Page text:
Not so sure: Jaguar XJ6L

Right up front, I have to say I’m a little conflicted about this. My experience with the XJ6 so far makes me think of a Buick with a better ride and a nicer interior. The car in question, which I drove while working at the Larz Anderson Museum, was a fairly late model, possibly a 1987. Mechanically, it was in pretty good condition, and despite the gaping hole in the floor and some other east coast issues, drove fairly well. But I was expecting a bit more of a sporting feel from the company that built the Mark 2 and the E-type, and I definitely didn’t get that feeling from this car. What’s more is, as a cheaper car they’re not exactly known for being terribly robust.

That out of the way, this is an iconic design with a historic engine. Moreover, the western cars should be a bit less rust-prone, so they might be within budget range for our purposes. This example looks like a good candidate – even though it was built during some of the darkest British Leyland days, the pictures show it to be in pretty good cosmetic shape on the outside, and it seems to have had much recent work. The BRG on tan color combination is classic, and should be appealin to a larger market when you decide to move along. Check it out on craigslist in Portland, OR for $3295.

1978 Jaguar XJ6L front

Seller lists new or rebuilt head, transmission, steering, brakes, fuel pump, front end, and paint. Ask for documentation before taking this for granted, but it seems like one could end up with a well-sorted car for $3000 after negotiating a bit. On the plus side, the seller appears to be a British car lover, since he’s willing to take other British cars in trade – hopefully his enthusiasm translates to good car.

1978 Jaguar XJ6L rear

The car looks pretty straight and clean, and those steel wheels with hubcaps, along with the older-style front and rear-end styling have a closer connection to the original design. All in all, this is a pretty attractive car, and looks like a good, affordable way to get into a Jaguar. Let me know your experience with these, or if you check out this actual car.

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4 Responses to “Not so sure: Jaguar XJ6L”

  1. Roger Says:

    I’ve had a few XJ6 cars, from series 3 machines like this to later XJ40 and X300 cars. I would have to agree with you about driving them, they’re solid, stress-free ways to get from A to B, especially if you’re going to be racking up highway mileage. As a sporting car they’re not really a point and squirt device.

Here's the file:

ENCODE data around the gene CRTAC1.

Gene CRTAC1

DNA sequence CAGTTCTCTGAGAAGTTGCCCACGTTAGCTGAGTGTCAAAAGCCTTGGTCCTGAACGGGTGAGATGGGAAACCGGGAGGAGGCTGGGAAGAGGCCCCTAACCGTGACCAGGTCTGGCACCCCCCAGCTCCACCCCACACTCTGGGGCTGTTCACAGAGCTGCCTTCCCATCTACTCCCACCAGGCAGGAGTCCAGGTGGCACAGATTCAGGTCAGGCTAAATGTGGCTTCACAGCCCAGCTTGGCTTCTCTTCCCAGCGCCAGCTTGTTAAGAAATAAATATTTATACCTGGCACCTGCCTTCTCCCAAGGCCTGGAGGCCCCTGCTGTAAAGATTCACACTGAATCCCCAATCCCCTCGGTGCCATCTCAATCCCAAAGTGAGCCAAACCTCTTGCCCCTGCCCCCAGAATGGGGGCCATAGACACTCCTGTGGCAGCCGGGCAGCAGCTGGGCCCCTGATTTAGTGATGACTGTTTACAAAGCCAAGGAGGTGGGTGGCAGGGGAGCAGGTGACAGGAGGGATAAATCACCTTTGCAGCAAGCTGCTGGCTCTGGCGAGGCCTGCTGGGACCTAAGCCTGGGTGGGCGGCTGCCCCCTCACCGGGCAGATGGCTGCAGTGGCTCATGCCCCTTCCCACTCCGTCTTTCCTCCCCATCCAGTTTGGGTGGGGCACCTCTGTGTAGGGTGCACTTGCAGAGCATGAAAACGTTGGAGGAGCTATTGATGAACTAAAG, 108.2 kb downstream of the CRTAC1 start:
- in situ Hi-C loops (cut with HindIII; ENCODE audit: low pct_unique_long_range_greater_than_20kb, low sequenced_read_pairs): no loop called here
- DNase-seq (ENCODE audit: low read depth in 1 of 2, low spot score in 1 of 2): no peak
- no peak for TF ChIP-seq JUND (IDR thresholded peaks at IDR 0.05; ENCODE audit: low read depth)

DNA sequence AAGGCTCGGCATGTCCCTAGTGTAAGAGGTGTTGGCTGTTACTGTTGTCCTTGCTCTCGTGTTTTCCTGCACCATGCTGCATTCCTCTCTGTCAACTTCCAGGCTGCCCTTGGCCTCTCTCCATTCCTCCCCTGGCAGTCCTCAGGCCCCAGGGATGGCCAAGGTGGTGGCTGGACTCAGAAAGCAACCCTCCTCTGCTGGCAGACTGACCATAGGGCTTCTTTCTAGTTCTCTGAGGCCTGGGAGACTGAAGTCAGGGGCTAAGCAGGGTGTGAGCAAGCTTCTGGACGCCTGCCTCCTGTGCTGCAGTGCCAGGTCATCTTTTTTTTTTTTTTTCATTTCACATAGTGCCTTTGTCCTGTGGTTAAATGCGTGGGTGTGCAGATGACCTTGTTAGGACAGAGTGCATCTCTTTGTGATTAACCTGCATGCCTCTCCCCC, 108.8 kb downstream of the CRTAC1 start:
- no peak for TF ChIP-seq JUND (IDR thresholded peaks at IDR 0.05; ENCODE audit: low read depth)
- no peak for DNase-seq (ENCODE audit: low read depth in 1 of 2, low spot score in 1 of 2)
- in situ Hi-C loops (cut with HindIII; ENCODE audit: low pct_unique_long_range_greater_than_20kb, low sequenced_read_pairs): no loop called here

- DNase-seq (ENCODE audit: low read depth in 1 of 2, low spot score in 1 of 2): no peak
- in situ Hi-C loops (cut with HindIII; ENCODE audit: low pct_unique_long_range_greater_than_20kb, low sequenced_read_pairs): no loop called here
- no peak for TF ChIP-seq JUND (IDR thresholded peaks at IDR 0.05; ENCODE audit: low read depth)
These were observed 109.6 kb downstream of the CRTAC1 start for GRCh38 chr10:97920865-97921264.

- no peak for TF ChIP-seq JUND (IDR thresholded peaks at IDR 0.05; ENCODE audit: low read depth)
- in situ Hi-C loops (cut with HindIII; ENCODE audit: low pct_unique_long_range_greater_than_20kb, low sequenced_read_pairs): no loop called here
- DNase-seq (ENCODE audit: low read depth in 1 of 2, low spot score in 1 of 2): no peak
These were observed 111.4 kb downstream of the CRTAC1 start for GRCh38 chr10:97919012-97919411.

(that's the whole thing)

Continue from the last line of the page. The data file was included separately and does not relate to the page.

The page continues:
The biggest problem is as they get cheap they start getting dodgy really quickly. Watch for rust around the windscreens and rear windows, and if the interior is falling apart, forget it unless you don’t care about that. Headliners do not age well at all, expect to find them torn and droopy.

    Mechanically they’re fine. For some reason, the Borg Warner 35 is often replaced with a “John’s Cars” conversion to a TH350 (inexplicable) or TH400 (better, I guess). I’ve never had an issue with the BW35 and don’t really understand why anyone would go to the bother of swapping in something else, other than to increase billable hours.

    The clear coat will have failed (just like all Jaguars after a few years) if the paint is original.

    If you like them, the X300 six-cylinder cars (95, 96, 97) are better machines without the bland styling of the 88-94 cars. Plus you can get a supercharged version, which is a lot of car.

    I wouldn’t worry too much about total miles, but rather look for well-cared-for miles.

    Biggest issue with used Jaguars is finding one that is sensibly priced. A nice S3 XJ6 should be no more than this car, and a dodgy one much less. But owners tend to believe that they’re sitting on a gold mine, sometimes. And NEVER buy a used XJ6 from a small dodgy car lot, they get the worst of the worst and jack the prices up like you wouldn’t believe.

  2. Jeff B. Says:

    Great summary Roger. I’ve always like the looks of these – and have lusted after the rare 2 door coupe, but can’t imagine myself ever taking the plunge. These are the only make of car where the ones that have had American V8’s dropped into them actually interest me!??

  3. Roger Says:

    The engine really is the least of the worries on these, so the V8 conversions don’t make any sense unless you’re really putting in a powerhouse. V8 conversion cars don’t seem to have any resale value at all, so they are cheap. But that’s usually because the guys who do them typically start with a worn out car, plop a V8 in, and that’s as far as they get.

  4. bruce taylor Says:

    I purchased the British Racing Green 1978 Jaguar pictured above.
    The first year for fuel injection. Yes the guy in Portland who owned this car before me was a British car guy for sure. He put a great deal of love into our Xj6L. The care continues with service at Consolidated. Barbara, Ed and the crew really love Jags and certainly know how to keep them fabulous. Just added a 94 xj12 to the barn ..wow 301 hp in an xj..get ready!

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